Israeli Knesset member David Rotem, author of a controversial bill that would grant the Chief Rabbinate sole authority over conversions, defended his position recently. In response to complaints from leaders of non-Orthodox movements that the bill discriminates against them, he said, “In my opinion, there’s only one Judaism. There are no three Judaisms.” What he meant was that Orthodoxy is the only legitimate form of Judaism. The other streams don’t count.
I leave it to Conservative and Reform authorities to argue against Rotem’s one-sided bill, as they have done and will continue to do. But it happens that when I read his statement about “one Judaism,” I was in the middle of studying the Mahzor Lev Shalem, the new Conservative High Holy Days prayer book, and was struck by the difference between its inclusiveness and his narrow-minded words. It crossed my mind to send him a copy; perhaps it would help expand his horizons.
Why am I studying a mahzor in November, when the holidays ended in September? Because those days were so filled with preparations and festivities (and a degree of shul fatigue) that it was hard to get a comprehensive view of everything the new mahzor offers. This work took so long to prepare, and holds so much, that I have wanted to delve into it as a book to read, apart from the basic liturgy. Now that I have, I’m thinking of giving it out as a Chanukah gift.
Full disclosure: I served on the editorial committee that prepared the mahzor for almost four of the 12 years of its existence. I left reluctantly when I could no longer spare the time for meetings, so that when the final book came out it seemed altogether new for me. What I remember from my time on the committee was the seriousness of the work. I represented the “lay” point of view, but all the other members were rabbis or cantors, and each had a particular assignment — to write commentaries or search the origins of a phrase or seek a contemporary reading that might enhance the user’s synagogue experience. The entire group then read and discussed each person’s work.
What I remember most are the long deliberations about almost every word translated from Hebrew into English. The committee members asked themselves fundamental questions. Does a translation come as close as possible to the Hebrew while still using felicitous language? In the “Shema” prayer, for example, we are told to love God “with all your heart, with all your soul,” and — in many prayerbooks — “with all your might.” This mahzor uses instead “with all that is yours” for the last phrase, a more meaningful rendition of the Hebrew “b’chol m’odechah.” Or, does the translation capture the cadence of the original? If a Hebrew passage has an alphabetical pattern, for instance, it may be translated alphabetically in English as well. The opening words of the poem “El baruch,” which begin with the Hebrew letters alef and bet, become “Almighty, blessed” here.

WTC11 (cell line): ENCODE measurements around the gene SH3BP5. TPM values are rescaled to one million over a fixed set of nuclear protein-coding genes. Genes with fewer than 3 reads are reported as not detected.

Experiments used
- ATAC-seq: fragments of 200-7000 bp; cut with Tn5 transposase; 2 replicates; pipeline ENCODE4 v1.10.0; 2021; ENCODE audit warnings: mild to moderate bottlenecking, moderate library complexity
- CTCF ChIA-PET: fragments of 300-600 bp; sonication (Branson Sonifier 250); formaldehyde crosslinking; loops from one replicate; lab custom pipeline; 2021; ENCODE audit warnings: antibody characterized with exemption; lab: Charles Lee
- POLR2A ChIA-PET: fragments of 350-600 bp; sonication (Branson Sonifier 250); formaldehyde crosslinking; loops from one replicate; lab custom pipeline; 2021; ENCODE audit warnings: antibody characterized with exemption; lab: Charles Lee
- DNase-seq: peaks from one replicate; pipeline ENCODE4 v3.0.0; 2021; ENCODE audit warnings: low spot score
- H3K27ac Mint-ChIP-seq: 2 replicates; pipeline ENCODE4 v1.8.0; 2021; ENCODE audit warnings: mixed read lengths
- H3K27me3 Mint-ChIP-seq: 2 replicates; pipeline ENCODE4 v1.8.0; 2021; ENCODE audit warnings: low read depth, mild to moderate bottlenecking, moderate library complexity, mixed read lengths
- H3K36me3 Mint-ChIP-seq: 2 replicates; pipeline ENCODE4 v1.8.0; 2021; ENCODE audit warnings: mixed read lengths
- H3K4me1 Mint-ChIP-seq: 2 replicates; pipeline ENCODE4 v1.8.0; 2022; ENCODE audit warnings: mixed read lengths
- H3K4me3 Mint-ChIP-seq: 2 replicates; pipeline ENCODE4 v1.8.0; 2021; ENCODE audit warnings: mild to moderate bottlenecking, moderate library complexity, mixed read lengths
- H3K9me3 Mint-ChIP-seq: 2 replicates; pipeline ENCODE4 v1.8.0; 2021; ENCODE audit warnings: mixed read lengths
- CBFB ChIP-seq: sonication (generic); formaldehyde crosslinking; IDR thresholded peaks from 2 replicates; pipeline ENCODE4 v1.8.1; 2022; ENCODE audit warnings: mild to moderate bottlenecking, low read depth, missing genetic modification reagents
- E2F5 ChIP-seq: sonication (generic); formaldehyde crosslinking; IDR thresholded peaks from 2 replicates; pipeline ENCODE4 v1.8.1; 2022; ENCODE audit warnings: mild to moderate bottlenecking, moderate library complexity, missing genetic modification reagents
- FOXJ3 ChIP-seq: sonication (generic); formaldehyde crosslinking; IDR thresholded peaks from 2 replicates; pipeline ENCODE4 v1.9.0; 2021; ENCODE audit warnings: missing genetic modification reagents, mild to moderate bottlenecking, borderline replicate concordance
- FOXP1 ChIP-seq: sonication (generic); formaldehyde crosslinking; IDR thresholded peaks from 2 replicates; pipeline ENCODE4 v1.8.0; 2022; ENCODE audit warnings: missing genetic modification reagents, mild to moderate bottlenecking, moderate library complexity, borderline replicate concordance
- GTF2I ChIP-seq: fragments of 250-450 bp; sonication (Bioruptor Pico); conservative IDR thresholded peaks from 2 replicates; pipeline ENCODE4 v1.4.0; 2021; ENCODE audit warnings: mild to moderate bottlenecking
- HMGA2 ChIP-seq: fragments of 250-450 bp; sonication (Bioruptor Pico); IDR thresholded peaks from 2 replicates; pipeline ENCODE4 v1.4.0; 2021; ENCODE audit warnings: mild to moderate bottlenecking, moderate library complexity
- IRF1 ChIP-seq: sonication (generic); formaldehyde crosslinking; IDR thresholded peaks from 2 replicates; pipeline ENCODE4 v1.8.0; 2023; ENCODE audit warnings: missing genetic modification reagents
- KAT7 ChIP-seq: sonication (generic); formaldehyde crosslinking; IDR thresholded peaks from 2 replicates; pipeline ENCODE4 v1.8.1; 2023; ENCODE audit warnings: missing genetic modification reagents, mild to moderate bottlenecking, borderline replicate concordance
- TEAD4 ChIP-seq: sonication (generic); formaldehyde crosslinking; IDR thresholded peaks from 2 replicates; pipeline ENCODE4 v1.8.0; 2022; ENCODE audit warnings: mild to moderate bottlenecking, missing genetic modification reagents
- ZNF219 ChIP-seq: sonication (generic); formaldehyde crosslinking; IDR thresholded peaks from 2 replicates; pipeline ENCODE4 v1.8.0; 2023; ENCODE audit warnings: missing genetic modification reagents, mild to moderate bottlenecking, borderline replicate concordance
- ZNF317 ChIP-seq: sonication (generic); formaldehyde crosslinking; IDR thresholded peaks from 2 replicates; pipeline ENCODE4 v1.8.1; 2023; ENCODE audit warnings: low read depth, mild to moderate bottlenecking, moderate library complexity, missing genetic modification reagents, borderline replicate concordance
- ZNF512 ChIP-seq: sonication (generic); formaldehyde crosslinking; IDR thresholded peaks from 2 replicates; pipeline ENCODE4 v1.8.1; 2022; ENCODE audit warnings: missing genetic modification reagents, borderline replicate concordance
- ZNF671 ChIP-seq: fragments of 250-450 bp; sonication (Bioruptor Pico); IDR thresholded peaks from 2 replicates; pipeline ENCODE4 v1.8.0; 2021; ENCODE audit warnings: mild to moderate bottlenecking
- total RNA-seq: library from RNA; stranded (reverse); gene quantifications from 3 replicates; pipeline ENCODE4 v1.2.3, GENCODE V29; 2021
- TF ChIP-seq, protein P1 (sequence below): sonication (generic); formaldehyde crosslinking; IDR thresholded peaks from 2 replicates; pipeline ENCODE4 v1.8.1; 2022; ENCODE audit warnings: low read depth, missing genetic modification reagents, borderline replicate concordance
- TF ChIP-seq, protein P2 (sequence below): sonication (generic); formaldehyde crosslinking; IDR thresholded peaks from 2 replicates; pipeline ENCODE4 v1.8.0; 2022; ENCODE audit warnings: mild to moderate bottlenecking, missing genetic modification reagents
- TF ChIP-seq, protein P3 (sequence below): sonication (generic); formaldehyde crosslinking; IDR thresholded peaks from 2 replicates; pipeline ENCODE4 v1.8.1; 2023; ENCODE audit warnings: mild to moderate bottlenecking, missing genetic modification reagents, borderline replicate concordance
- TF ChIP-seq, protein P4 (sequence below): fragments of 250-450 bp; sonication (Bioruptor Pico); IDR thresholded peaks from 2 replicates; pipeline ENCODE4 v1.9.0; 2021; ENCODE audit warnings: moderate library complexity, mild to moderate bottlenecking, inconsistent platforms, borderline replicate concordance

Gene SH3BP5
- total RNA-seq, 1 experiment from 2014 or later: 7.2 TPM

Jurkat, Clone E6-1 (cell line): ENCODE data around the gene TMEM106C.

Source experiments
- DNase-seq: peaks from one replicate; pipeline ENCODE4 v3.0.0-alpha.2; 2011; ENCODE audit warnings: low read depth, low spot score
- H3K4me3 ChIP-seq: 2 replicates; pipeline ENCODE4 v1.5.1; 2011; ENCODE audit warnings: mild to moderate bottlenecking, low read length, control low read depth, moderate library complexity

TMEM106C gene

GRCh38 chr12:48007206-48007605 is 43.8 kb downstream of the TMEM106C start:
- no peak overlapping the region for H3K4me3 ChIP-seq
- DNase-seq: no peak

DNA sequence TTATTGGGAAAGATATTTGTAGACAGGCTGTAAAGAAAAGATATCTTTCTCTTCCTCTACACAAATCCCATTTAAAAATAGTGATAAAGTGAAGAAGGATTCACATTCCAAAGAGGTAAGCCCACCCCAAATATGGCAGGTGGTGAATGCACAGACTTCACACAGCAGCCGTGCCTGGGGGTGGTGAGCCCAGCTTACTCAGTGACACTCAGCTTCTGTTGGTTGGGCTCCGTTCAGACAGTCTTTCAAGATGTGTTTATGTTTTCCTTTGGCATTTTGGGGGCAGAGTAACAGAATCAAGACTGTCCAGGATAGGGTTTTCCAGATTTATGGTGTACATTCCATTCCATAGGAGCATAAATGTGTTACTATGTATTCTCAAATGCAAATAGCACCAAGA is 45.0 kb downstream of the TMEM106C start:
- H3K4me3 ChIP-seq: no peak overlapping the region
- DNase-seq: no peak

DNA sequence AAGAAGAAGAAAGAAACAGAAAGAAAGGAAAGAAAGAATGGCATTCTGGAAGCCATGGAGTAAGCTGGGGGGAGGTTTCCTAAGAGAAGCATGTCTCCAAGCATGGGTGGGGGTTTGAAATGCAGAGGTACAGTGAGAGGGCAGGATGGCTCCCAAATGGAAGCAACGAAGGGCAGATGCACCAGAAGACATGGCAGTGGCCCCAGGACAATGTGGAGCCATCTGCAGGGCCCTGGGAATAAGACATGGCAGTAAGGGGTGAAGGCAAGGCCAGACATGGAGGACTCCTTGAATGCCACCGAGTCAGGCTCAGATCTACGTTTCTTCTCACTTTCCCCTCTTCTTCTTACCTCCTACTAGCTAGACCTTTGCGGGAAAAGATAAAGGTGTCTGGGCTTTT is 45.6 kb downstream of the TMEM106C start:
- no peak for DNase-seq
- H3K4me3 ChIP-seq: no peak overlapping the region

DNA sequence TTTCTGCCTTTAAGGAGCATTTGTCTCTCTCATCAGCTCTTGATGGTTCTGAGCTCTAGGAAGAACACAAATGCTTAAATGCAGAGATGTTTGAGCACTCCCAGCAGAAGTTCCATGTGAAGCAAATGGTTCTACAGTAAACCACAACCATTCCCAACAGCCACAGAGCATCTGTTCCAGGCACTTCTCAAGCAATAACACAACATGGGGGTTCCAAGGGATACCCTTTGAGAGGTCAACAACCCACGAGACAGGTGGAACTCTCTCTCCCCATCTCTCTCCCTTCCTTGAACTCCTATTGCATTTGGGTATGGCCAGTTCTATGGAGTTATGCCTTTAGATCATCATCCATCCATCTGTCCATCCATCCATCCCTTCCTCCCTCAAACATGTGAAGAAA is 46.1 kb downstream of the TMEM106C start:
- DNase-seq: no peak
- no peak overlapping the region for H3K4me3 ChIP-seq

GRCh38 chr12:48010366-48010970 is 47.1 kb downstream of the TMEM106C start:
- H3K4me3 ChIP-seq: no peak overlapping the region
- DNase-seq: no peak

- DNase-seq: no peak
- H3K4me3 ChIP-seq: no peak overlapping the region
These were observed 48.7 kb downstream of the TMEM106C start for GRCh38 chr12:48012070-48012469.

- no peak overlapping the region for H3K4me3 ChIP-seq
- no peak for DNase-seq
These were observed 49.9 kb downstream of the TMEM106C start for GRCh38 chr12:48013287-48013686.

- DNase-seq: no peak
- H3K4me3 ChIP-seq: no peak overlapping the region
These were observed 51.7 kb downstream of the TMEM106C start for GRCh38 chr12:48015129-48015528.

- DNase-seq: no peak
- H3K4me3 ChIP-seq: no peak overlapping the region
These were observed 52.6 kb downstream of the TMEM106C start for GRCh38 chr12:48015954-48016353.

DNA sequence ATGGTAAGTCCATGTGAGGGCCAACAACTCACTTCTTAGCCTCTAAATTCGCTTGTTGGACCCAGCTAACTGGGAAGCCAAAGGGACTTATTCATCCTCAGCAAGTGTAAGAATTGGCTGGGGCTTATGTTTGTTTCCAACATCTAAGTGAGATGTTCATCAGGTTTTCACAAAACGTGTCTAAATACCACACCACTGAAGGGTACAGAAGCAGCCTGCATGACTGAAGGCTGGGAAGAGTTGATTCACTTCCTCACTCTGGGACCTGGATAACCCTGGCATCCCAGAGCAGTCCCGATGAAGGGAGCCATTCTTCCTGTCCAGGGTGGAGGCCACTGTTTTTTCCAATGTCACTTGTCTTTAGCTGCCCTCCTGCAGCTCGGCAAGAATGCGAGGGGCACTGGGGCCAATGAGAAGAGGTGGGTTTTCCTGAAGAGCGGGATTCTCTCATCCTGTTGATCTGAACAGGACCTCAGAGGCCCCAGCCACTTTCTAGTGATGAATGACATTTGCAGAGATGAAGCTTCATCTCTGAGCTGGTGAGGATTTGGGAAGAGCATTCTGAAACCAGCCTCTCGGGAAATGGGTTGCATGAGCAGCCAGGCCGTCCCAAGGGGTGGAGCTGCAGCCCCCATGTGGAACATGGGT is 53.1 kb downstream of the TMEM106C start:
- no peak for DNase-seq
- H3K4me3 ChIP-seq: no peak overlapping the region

To be sure, the translations are all gender sensitive, so that God is not “He” but may be “the Holy One.” And where relevant, the names of the matriarchs appear along with those of the patriarchs. But while the mahzor reaches out to today’s worshiper, it also reaches backward to some of the earliest and most erudite sources.
Rabbi Edward Feld, senior editor and chair of the editorial committee, examined about 50 early mahzorim in planning Lev Shalem. In its layout, he and the committee were influenced by the Esslingen Mahzor, produced in Germany in 1290. Meant for the cantor’s use, that large prayer book has the text in the center and piyyutim, or liturgical poems, on the sides. Over time, new piyyutim were added, while the traditional liturgy remained the same. In the Conservative mahzor, the traditional liturgy also appears in the center. On the right-hand page, commentary surrounding the Hebrew text gives the biblical or Talmudic origins of words and phrases and other information. On the left-hand page, readings and meditations accompany the English translation.
Rabbi Feld also studied the rites of communities in different times and places and drew inspiration from Sephardic and Italian rites that differ from our Ashkenazic ones. He even included a piyyut found in the Cairo Genizah, written by the seventh-century poet Yannai, and not used before in a printed mahzor. The research he did and the mahzor he and his colleagues produced make me think that David Rotem may be right after all. There is only one Judaism. But it’s not his exclusive brand of Judaism.
This Judaism is a broad, eternal one that embraces the past and looks to the future, that allows generations to speak to each other through study and prayer and that remains ever vital by valuing the new along with the old.
Francine Klagsbrun’s most recent book is “The Fourth Commandment: Remember the Sabbath Day.”
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